The Three of Pentacles is about teamwork, and relying on other people; it's also about focusing to make sure you have a foundation for your growth. Reversed, we'll say it's just calling attention to itself. Can Teddy take a yoga class or something? Since this refers to his spirit, maybe it means he should meditate!
At this point, Teddy started laughing, pointing at the duck. "It's her! It's Anatra! And you know, she does this thing when she's swimming, like she'll just flip over and do this roll in the water, and she has such a good time! Maybe I should have more fun, instead of beating myself up all the time. That's what the lion does, right?"
I laughed, too. Sometimes reading a card intuitively is the thing to do. Then I pointed out to him that the lion in the strength card isn't about force at all. Lots of people try and push through problems with brute force, instead of using the true power of gentleness and warmth. Our emotions affect our bodies. How often do we stop during the day and ask how we're feeling? How can we expect our bodies to feel good if we're constantly feeling sad, or overwhelmed? There's a huge emotional component to self care.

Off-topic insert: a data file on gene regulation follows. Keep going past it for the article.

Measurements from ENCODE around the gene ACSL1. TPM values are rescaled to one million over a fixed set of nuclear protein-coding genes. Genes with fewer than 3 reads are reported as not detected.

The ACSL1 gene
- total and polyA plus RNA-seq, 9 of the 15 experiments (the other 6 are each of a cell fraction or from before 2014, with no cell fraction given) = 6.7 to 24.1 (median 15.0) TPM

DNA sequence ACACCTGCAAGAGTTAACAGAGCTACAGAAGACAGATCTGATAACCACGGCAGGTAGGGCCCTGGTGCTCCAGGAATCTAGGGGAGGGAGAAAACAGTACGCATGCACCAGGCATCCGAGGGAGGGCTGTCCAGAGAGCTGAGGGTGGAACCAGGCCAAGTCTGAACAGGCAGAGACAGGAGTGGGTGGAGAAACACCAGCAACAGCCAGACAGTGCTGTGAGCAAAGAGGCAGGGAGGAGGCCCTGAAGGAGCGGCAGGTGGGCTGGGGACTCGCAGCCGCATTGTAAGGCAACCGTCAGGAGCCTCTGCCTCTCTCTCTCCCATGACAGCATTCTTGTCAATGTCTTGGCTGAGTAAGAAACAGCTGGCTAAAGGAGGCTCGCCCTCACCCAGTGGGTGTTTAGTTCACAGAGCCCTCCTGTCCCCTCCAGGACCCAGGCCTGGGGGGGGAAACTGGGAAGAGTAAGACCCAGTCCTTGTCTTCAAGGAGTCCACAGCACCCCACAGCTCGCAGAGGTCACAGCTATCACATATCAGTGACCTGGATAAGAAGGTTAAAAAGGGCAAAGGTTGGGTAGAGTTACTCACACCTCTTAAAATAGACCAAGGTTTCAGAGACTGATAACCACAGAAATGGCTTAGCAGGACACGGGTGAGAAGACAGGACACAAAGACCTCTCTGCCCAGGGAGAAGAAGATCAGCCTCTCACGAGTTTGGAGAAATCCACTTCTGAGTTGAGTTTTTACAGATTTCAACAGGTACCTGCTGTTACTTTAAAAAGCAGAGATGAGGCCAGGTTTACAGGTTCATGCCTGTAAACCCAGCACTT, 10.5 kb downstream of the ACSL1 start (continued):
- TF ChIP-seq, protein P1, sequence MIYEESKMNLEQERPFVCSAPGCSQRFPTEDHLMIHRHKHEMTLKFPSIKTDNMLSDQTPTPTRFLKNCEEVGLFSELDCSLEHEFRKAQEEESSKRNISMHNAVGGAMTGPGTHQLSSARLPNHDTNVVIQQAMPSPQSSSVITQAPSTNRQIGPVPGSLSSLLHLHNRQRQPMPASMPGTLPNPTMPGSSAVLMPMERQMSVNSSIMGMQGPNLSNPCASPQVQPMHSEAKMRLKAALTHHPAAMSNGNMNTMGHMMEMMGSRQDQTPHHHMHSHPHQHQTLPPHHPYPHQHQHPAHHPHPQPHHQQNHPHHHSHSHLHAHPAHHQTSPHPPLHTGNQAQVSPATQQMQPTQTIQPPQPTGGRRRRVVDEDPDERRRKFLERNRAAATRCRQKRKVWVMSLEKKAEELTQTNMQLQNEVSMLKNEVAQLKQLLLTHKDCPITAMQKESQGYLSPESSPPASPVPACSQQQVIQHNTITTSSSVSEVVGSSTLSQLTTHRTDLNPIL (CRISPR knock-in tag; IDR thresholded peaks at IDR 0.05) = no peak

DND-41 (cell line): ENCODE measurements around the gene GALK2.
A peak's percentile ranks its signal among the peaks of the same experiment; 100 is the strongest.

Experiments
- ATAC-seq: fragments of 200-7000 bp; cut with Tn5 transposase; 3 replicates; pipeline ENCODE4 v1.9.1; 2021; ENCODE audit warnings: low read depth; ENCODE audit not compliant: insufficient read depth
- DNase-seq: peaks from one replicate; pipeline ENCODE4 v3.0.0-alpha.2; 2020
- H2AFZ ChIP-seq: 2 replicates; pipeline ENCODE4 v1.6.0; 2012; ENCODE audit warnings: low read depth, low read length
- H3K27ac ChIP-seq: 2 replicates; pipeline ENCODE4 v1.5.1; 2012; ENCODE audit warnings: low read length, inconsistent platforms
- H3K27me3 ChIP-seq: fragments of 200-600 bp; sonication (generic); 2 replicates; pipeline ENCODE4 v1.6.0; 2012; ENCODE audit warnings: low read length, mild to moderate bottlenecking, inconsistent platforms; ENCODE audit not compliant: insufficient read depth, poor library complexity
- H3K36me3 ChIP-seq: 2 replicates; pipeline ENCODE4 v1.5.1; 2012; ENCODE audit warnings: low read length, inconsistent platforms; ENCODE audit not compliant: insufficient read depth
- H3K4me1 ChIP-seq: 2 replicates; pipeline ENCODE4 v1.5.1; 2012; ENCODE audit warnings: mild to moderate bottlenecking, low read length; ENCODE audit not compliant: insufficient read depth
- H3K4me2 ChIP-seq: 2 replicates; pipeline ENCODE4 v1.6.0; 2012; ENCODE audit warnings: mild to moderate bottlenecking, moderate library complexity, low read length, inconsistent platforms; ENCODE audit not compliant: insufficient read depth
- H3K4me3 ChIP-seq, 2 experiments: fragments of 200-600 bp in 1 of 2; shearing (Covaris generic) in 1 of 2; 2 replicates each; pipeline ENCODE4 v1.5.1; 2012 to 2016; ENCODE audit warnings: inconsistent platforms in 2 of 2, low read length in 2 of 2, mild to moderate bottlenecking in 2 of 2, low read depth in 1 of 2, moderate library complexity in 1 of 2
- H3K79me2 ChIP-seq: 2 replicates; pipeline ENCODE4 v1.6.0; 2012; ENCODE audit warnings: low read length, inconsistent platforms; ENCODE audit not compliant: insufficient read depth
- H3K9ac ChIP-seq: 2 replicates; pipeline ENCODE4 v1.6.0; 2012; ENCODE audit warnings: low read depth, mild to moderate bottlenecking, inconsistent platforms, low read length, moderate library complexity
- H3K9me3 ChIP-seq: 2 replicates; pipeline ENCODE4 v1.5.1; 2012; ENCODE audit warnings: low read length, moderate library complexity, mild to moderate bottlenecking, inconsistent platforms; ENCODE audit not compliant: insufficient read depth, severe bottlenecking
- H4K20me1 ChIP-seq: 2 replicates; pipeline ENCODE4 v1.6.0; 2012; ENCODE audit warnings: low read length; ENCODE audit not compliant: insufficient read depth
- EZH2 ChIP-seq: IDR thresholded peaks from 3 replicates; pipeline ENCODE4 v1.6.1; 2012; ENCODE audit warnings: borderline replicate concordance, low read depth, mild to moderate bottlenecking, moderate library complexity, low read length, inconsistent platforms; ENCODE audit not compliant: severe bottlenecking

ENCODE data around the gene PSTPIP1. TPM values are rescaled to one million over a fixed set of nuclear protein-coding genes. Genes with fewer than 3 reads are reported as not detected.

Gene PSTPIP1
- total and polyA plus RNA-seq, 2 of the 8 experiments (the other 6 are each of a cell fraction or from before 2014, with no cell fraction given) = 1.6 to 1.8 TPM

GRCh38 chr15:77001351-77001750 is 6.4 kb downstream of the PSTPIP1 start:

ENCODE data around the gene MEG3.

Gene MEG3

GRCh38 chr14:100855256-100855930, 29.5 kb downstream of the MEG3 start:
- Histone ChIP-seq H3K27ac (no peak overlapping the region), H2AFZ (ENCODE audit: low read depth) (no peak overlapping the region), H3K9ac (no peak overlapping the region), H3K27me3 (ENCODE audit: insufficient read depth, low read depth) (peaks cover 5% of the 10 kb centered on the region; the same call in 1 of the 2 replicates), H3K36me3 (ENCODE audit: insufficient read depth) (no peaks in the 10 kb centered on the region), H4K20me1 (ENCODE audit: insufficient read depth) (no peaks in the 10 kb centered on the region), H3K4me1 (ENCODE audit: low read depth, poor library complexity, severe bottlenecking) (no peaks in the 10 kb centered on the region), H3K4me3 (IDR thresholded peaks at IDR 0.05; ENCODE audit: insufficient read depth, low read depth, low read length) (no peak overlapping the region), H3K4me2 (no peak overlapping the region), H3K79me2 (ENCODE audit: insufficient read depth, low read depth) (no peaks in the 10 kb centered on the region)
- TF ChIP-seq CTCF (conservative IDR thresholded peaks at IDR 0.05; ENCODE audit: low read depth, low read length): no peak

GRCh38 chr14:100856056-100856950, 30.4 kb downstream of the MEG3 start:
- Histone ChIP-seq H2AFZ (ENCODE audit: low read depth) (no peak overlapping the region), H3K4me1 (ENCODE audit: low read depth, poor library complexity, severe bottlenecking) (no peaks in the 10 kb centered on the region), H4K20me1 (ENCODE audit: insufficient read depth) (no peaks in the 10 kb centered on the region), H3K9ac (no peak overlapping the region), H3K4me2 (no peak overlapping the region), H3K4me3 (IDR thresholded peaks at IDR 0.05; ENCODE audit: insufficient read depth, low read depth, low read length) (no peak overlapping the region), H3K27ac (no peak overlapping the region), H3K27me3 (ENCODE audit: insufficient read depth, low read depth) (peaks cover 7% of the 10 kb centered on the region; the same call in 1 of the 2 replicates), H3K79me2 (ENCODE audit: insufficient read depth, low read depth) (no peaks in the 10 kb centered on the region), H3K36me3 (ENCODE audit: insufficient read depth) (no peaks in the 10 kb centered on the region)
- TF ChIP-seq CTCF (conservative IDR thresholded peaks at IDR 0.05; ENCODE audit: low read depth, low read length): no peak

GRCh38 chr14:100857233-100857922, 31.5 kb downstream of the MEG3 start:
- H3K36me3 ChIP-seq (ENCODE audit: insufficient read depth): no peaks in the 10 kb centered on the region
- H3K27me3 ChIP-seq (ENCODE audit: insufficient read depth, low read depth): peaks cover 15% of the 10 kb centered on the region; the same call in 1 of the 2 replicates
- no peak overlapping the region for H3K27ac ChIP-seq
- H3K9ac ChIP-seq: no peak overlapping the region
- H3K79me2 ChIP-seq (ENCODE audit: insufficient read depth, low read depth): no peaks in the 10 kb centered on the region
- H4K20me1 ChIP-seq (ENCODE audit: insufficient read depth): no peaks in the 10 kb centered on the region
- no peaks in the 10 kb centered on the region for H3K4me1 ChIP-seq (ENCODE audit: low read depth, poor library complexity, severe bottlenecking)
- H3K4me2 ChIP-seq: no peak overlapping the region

I was tempted to send Teddy home with a large amount of homework, but I didn't want to stress him out. We had enough to talk about for a few sessions, and we decided to try and hit on all four of these areas in two hour-long sessions, and see how it went. In the meantime, though, maybe he could go for a swim with Anatra.